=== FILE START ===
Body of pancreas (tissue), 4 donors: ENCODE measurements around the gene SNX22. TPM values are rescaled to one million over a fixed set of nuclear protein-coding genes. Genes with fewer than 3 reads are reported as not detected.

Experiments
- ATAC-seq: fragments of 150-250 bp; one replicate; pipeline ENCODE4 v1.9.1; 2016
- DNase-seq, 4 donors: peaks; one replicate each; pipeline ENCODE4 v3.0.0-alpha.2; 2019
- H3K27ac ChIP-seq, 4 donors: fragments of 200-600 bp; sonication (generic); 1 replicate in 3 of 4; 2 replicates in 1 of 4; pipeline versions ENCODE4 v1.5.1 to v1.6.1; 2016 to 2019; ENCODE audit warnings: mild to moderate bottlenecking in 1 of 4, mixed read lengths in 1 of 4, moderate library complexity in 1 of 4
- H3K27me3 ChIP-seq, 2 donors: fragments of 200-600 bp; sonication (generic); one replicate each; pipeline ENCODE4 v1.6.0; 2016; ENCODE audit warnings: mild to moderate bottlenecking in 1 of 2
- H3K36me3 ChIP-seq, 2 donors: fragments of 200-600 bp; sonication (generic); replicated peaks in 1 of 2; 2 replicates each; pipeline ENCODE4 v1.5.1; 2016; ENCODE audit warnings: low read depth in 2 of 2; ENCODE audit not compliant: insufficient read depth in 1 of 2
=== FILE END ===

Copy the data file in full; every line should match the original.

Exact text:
Body of pancreas (tissue), 4 donors: ENCODE measurements around the gene SNX22. TPM values are rescaled to one million over a fixed set of nuclear protein-coding genes. Genes with fewer than 3 reads are reported as not detected.

Experiments
- ATAC-seq: fragments of 150-250 bp; one replicate; pipeline ENCODE4 v1.9.1; 2016
- DNase-seq, 4 donors: peaks; one replicate each; pipeline ENCODE4 v3.0.0-alpha.2; 2019
- H3K27ac ChIP-seq, 4 donors: fragments of 200-600 bp; sonication (generic); 1 replicate in 3 of 4; 2 replicates in 1 of 4; pipeline versions ENCODE4 v1.5.1 to v1.6.1; 2016 to 2019; ENCODE audit warnings: mild to moderate bottlenecking in 1 of 4, mixed read lengths in 1 of 4, moderate library complexity in 1 of 4
- H3K27me3 ChIP-seq, 2 donors: fragments of 200-600 bp; sonication (generic); one replicate each; pipeline ENCODE4 v1.6.0; 2016; ENCODE audit warnings: mild to moderate bottlenecking in 1 of 2
- H3K36me3 ChIP-seq, 2 donors: fragments of 200-600 bp; sonication (generic); replicated peaks in 1 of 2; 2 replicates each; pipeline ENCODE4 v1.5.1; 2016; ENCODE audit warnings: low read depth in 2 of 2; ENCODE audit not compliant: insufficient read depth in 1 of 2